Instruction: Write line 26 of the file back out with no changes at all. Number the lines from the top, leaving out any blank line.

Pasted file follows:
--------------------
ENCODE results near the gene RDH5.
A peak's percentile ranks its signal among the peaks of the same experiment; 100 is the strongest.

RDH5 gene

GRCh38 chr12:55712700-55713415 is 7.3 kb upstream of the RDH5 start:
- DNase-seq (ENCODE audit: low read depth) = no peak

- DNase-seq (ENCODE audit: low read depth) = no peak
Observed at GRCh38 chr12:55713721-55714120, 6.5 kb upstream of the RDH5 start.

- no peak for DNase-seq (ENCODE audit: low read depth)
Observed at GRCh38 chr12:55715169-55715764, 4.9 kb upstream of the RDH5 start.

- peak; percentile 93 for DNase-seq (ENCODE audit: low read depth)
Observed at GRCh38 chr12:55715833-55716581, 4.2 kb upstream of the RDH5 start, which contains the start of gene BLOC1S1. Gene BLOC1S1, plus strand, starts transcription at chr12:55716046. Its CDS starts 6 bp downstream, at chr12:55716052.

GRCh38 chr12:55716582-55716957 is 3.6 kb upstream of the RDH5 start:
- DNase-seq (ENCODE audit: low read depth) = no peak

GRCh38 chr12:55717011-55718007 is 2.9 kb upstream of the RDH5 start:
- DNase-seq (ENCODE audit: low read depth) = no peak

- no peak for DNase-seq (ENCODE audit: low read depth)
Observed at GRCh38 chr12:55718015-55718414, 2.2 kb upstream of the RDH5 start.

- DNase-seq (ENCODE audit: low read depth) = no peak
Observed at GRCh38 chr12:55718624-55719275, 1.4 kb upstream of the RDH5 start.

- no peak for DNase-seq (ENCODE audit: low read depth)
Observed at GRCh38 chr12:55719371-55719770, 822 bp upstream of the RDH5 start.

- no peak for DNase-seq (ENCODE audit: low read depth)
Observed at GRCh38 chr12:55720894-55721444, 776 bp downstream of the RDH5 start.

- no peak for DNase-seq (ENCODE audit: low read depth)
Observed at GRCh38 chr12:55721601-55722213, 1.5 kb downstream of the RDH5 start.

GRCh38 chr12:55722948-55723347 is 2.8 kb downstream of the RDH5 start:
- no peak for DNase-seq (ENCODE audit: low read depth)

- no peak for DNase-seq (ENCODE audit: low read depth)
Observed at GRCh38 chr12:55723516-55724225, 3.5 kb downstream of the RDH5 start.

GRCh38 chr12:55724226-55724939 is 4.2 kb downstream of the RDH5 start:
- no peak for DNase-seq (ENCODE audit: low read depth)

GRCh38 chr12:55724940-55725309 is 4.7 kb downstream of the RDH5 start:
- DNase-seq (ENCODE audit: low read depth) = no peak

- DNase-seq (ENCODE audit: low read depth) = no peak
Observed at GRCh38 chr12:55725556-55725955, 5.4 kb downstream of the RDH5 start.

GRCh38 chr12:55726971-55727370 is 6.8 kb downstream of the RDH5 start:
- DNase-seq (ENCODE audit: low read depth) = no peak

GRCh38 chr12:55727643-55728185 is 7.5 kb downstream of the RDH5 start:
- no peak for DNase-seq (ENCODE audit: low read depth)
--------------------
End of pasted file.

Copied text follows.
GRCh38 chr12:55722948-55723347 is 2.8 kb downstream of the RDH5 start: